EU investigates internet's spread to more devices

Alarm clock
Image caption The spread of the net could let alarm clocks change their settings if an appointment is cancelled

The European Commission is extending a probe into the spread of the internet.

The regulator says it expects an explosion in the number of household appliances and other devices connected to the net before 2020.

It is launching a consultation over controls of the way information is gathered, stored and processed, saying it wants to "ensure the rights of individuals are respected".

The public is being invited to send in its views before a 12 July deadline .

The commission says that the average person living within the 27-nation bloc has at least two devices connected to the net at present - typically a computer and smartphone.

It expects the figure to rise to seven by 2015, with a total of 25 billion wirelessly connected to the net worldwide. By the end of the decade it says that could climb to 50 billion.

"If a university teacher cancels a morning lecture because they are sick, students' alarm clocks and coffee machines could automatically be reset," it gives as an example.

"If an elderly person forgets to take an essential pill, a warning message could be sent to a close family member."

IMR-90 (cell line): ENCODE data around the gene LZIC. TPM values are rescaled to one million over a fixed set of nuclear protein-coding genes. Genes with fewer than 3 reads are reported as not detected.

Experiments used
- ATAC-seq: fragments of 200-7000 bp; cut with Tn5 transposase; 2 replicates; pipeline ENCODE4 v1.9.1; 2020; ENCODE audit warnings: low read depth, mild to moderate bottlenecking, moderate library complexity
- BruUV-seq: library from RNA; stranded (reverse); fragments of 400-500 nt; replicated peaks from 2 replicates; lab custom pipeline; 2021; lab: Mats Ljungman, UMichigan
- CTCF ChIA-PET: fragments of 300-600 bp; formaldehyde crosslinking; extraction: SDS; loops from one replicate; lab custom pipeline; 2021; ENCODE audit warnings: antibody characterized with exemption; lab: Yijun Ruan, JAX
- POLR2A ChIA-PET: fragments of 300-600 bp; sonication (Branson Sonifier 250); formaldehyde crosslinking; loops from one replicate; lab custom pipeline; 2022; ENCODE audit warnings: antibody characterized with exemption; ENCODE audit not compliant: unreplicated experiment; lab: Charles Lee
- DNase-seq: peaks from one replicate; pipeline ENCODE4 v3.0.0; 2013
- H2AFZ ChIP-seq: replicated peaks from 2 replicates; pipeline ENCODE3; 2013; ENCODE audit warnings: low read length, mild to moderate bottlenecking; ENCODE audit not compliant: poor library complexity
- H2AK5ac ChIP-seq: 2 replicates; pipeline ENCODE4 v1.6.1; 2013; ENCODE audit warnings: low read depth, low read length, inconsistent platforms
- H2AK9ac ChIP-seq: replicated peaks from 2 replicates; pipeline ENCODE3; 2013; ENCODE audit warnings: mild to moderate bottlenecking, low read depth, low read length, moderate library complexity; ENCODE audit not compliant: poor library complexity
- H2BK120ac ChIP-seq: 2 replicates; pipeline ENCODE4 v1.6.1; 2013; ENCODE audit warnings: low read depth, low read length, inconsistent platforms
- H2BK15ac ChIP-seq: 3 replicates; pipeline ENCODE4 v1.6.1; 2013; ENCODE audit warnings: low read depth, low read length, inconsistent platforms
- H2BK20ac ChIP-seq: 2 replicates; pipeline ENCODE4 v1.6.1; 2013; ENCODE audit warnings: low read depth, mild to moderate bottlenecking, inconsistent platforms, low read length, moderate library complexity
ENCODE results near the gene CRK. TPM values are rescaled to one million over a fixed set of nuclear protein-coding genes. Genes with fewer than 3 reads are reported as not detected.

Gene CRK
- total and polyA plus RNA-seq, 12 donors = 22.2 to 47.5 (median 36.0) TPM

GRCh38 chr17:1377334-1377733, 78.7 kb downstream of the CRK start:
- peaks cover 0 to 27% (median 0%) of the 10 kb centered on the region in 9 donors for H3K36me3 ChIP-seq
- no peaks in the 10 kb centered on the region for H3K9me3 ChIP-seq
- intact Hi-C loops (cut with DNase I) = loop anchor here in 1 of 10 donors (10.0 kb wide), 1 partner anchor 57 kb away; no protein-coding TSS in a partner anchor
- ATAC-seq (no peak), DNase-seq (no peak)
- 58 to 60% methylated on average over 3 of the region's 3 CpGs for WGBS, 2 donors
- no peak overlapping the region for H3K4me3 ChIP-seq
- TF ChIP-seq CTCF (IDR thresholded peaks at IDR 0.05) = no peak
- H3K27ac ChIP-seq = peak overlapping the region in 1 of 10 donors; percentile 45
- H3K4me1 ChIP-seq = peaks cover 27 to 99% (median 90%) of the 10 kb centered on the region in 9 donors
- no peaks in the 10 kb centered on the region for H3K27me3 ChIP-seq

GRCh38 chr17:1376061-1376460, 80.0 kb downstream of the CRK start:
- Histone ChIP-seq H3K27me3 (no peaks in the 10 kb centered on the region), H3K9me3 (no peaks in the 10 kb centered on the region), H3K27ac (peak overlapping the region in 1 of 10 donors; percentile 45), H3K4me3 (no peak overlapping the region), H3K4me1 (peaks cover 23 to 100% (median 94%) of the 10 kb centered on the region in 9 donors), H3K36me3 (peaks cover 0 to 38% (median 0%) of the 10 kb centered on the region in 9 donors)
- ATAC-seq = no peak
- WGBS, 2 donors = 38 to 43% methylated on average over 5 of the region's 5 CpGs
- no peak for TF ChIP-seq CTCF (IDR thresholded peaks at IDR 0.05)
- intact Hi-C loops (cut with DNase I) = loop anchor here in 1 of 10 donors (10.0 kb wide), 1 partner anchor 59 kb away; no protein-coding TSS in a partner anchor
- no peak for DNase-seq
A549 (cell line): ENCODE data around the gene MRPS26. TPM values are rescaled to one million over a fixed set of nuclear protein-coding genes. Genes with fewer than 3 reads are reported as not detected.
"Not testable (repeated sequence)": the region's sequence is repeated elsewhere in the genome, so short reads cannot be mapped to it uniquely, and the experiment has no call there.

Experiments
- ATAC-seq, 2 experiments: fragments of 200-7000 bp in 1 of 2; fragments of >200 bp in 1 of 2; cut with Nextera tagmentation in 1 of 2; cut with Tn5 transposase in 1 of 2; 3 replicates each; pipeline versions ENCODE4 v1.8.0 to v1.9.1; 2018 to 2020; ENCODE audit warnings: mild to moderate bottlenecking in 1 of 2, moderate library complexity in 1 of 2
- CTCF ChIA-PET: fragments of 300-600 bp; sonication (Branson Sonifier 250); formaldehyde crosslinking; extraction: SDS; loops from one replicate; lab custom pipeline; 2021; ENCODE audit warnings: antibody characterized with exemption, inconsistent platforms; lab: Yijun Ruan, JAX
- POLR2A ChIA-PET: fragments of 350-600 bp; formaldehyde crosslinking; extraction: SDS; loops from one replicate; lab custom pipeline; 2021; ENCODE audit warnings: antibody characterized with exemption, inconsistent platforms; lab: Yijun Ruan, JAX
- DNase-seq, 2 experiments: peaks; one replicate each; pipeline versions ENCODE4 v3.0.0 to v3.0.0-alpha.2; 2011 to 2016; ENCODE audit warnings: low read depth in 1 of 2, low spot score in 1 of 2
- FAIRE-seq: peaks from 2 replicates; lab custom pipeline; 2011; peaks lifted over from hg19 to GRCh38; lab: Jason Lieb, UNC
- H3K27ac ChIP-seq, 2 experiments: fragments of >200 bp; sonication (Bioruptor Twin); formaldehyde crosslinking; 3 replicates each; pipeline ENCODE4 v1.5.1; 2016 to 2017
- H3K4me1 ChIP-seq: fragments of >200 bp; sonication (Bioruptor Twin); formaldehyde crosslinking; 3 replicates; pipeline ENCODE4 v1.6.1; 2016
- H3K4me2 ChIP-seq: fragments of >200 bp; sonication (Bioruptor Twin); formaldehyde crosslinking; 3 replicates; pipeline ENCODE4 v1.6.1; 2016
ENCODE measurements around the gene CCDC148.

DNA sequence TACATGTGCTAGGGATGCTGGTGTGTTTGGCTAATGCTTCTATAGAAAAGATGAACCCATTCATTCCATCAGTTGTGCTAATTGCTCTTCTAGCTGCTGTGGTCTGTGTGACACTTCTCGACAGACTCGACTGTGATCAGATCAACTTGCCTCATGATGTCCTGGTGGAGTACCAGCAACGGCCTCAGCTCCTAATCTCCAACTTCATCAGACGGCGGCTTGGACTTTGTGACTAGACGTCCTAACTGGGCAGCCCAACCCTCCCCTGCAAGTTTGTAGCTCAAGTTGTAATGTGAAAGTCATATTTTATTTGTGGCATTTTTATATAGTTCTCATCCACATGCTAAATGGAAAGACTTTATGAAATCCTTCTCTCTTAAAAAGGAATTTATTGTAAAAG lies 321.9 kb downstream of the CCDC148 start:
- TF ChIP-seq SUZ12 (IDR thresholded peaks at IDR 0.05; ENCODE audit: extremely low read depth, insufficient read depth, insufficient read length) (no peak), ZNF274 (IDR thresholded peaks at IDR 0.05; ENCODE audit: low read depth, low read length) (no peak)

"People need to know and trust that this sort of change is one they are comfortable with, and it's important to have that conversation now," a spokesman told the BBC.

Energy-efficient chips

The spread of wireless-connected devices has been dubbed "the internet of things" and has previously identified as potential catalyst to the economy.

Arm Holdings - the British computer chip designer - is at the forefront of efforts to spur on the tech.

It announced a new "Flycatcher" architecture in March, paving the way for licensees to build the "most energy-efficient microprocessors" to date.

The US chip-maker Intel also announced a partnership with the Institute of Automation of Chinese Academy of Sciences earlier this week to create a research centre in Beijing to create related core technologies.

Risk and reward

Previous technological advances have led to new legislation.

A recent example is the EU's Privacy and Data Communications Directive which requires users to give permission for websites to install tracking-cookies into their browsers. The directive was introduced last year and comes into effect in the UK on 26 May.

"From a legal point of view the internet of things is the next big thing," said Dai Davis, an information technology lawyer at Percy Crow Davis.

"Usually European legislation lags years behind technology - we have seen that with recent data privacy regulation. It is worth noting that this won't be the first time the EU has consulted on the subject - but we have yet to see significant action."

London-based campaign group Privacy International said it intended to take part in the process.

"Technologies like these need to be carefully designed if they are to enhance our private lives, not endanger them," said spokeswoman Emma Draper.

"Sharing highly sensitive personal data - like medical information - to a network of wireless devices automatically creates certain risks and vulnerabilities, so security and privacy need to be built in at the earliest stages of the development process."

The commission said it plans to publish its recommendations by the summer of 2013.

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